Year after Year

Some interesting plaster details

It is a sizzling hot summer’s day on the small Greek island of Symi. The heatwave has broken in other parts of Greek but Symi seems to be as hot as ever. The August exodus has started as Greek, French and Italian visitors head for home and the office. Many visitors are taking the opportunity to call in and book their accommodation for next summer – the surest way of securing the larger and more popular houses. Symi has a very high return rate with many families coming to the island for their holidays year after year. It is not uncommon for people to first visit Symi while on honeymoon or as newly weds staying in accommodation for two, return with children, staying in ever larger family houses over the years and then return to smaller properties as the children grow up. As there are no tourist ghettoes on the island and all holiday accommodation is within the community friends are quickly made, the children can enjoy an unprecedented amount of freedom and parents can relax. While no one would pretend that Symi is an inexpensive destination for a family holiday, choosing the right accommodation to start with can make a big difference to the family’s holiday budget.

Old Roman tiles.  The care with which they have been removed and stacked would suggest that they are going to be reused.
Over the next few days Symi will become steadily emptier as the August visitors fade away, only to fill up again on 1 September when many of Symi’s regular visitors who don’t have to work around school holidays start to arrive. The Greek schools reopen soon and it looks as though the renovation project at the technical high school in Chorio which has been going on for years is finally coming to some sort of conclusion.

These huge roof beams had to be manhandled up the Kali Strata as this property is over 100 steps up from the nearest vehicle access. The other materials were brought up by donkey and mule train.
There is a fund raising event at the Olive Tree in Chorio this evening for Symi Animal Welfare. Details of this were put up on Friday's blog. It is also the big festival and beach party over on the island of Nimos tonight and when I came down this morning a boat load of local ladies was heading that way equipped with various items for getting the little monastery ready for the festivities.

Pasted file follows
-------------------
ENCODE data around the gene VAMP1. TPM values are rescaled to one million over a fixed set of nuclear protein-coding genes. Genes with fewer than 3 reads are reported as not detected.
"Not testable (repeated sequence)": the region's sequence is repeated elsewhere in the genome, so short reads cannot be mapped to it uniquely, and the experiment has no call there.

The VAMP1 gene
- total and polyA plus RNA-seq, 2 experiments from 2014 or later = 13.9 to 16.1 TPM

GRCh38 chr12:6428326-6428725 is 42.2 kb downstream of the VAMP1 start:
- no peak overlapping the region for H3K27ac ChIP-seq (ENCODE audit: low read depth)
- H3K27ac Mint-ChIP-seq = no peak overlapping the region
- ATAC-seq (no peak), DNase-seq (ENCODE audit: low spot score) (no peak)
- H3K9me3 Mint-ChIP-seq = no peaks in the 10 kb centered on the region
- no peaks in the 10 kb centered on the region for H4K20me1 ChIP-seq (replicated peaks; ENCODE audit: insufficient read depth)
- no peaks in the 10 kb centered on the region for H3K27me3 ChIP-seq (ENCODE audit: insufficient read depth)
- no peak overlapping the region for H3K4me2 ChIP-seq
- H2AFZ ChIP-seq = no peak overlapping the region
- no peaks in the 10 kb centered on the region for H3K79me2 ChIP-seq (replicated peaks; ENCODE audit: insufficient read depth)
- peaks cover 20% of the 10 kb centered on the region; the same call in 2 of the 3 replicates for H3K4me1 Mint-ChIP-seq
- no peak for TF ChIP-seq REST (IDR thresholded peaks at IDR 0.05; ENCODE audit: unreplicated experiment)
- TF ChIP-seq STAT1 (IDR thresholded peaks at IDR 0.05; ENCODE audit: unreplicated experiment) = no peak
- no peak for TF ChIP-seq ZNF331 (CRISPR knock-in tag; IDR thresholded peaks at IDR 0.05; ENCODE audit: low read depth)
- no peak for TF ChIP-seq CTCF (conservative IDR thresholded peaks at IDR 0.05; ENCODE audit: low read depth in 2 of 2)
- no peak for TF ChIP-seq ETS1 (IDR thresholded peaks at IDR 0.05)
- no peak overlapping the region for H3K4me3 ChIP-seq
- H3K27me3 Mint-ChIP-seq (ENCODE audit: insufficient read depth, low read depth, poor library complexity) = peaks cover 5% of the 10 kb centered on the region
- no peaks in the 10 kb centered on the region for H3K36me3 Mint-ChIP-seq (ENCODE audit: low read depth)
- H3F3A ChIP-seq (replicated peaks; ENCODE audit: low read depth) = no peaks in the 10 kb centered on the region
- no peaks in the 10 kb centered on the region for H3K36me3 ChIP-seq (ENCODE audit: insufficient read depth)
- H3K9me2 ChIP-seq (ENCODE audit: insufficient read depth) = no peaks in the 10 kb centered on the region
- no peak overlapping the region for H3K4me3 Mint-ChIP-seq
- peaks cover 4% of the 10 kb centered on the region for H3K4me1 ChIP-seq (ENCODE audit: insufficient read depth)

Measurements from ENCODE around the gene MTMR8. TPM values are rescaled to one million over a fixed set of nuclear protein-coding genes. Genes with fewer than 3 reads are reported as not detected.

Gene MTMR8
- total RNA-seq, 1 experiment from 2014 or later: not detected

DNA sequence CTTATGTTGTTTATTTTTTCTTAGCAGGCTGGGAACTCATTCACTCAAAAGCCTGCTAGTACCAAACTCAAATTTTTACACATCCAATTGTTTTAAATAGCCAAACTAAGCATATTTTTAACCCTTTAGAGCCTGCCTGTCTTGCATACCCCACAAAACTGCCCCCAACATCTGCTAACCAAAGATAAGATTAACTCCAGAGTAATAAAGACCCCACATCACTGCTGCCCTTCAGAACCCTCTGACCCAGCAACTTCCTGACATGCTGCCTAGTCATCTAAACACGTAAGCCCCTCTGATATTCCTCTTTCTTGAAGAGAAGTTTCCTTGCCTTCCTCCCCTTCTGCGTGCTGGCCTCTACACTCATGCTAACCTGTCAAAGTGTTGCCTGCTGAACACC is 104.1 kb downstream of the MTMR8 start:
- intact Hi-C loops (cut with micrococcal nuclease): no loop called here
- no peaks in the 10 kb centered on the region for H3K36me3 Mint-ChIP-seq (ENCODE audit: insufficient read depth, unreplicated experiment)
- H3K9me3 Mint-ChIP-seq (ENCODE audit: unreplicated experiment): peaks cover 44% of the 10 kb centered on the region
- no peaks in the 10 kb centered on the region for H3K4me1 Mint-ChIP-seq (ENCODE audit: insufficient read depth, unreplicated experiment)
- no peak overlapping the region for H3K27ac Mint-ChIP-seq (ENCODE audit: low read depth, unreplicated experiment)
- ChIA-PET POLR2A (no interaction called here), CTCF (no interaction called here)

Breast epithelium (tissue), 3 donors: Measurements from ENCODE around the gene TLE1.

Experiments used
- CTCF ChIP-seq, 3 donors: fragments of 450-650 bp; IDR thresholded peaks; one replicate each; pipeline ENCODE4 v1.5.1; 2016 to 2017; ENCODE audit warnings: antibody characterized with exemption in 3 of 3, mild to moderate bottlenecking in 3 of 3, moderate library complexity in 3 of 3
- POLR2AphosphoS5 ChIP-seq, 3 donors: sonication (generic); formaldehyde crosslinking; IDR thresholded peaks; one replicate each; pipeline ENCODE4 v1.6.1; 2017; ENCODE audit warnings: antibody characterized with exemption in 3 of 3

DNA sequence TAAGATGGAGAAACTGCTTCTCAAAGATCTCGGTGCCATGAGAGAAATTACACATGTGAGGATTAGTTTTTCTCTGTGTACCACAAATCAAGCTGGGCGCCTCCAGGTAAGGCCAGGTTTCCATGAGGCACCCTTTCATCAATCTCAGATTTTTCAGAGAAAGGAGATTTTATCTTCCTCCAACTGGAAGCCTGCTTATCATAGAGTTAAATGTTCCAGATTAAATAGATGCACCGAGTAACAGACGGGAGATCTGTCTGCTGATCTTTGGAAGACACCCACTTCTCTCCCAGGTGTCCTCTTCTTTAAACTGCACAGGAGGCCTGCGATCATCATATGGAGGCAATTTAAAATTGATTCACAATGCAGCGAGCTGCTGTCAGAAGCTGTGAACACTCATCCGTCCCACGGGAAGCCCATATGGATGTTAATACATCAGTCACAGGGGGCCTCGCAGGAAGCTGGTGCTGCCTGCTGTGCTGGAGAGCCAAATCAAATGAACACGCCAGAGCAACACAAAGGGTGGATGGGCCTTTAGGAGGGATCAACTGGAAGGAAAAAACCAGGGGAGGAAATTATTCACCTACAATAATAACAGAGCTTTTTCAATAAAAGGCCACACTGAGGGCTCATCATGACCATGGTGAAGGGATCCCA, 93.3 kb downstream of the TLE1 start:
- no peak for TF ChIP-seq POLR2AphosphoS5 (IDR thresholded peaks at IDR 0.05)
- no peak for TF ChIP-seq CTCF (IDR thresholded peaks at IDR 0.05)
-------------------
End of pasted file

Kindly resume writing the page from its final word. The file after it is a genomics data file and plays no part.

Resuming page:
The pitch of this roof was increased when the new roof was put on in order to reduce leaks. When it rains on Symi it comes down in torrents and as the traditional design incorporates rainwater catchment in a gutter round the top of the walls to fill a cistern beneath the house, if the rain comes down very hard it can flow down the inside of the walls.

Today’s photos show some of the work going on to restore ruins on the Kali Strata. All of these are private projects under the careful eye of the archaeologia, the museum service.

Have a good week.



Post a Comment

About this Blog

I sailed into Panormitis Bay, Symi, by chance one windy July day in 1993 and have been here ever since. The locals tell me that this is one of the miracles of St Michael of Panormitis. A BA graduate with majors in English, Philosophy and Classical Civilisation, the idea of living in what is to all intents and purposes an archaeological site appeals to me. Not as small as Kastellorizo, not as touristy as Rhodes, Symi is just the right size. I live on a small holding which my husband and I have reclaimed from a ruin of over-grazing and neglect and turned into a small oasis over the course of the past 22 years. I also work part-time for Symi Visitor Accommodation, helping independent travellers discover and enjoy Symi's simple pleasures for themselves.

This page is kindly sponsored by Wendy Wilcox, Symi Visitor Accommodation.

Adriana Shum

Copyright (c) 2001-2017 Adriana Shum.

All Rights Reserved.

Keep in Touch with Symi